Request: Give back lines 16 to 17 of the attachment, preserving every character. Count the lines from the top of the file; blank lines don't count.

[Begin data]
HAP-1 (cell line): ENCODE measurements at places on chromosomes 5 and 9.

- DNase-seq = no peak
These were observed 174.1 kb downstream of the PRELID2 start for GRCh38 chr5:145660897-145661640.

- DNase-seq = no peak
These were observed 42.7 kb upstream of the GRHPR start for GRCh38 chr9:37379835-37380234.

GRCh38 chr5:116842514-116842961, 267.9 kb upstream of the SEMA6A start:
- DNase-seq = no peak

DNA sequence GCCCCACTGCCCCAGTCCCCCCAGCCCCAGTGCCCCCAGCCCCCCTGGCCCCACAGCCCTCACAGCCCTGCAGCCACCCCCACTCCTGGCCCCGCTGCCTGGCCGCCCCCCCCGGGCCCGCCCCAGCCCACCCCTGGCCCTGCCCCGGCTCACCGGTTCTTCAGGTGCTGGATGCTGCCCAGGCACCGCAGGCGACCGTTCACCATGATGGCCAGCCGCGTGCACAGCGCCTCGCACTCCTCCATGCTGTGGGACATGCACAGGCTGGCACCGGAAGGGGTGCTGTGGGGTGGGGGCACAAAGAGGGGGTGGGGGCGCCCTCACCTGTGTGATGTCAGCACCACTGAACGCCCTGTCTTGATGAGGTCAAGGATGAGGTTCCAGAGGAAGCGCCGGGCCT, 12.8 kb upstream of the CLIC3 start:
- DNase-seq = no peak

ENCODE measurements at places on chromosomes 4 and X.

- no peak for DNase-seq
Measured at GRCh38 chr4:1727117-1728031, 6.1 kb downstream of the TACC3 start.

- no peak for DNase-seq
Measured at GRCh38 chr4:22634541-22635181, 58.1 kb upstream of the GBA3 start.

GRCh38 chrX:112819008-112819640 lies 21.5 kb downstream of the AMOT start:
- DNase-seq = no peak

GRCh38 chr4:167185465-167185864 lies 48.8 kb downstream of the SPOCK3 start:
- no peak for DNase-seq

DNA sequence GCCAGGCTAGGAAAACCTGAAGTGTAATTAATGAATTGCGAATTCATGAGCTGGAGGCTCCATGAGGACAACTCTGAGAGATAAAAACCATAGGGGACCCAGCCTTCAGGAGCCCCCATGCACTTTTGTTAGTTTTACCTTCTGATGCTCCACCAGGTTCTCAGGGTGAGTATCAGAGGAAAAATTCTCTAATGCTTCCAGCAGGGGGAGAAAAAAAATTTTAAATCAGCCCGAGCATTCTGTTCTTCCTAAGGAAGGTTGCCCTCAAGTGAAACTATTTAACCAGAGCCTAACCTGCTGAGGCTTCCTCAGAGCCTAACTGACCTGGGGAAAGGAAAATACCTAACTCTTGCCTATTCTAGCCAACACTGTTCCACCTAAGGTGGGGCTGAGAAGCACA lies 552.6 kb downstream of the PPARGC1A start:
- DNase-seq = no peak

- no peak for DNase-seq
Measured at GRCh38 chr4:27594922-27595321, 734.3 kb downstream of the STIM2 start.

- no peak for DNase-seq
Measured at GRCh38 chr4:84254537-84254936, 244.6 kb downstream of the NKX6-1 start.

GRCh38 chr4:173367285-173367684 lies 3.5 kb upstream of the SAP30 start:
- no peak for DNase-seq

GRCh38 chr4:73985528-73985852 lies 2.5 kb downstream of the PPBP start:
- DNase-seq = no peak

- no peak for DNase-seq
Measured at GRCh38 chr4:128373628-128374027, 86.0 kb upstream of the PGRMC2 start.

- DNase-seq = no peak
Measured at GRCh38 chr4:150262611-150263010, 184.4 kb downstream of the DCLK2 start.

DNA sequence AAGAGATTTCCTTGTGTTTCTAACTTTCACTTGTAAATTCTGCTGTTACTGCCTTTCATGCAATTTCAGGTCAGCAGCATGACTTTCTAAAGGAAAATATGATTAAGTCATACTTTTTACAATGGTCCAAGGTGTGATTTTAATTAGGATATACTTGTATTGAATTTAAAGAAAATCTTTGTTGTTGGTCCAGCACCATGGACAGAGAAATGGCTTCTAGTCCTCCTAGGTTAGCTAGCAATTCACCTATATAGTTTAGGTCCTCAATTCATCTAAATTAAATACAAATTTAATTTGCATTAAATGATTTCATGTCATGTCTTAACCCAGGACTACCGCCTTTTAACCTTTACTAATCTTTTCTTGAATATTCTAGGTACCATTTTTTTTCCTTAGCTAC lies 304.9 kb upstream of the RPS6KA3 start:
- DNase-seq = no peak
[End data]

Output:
- DNase-seq = no peak

GRCh38 chr4:167185465-167185864 lies 48.8 kb downstream of the SPOCK3 start: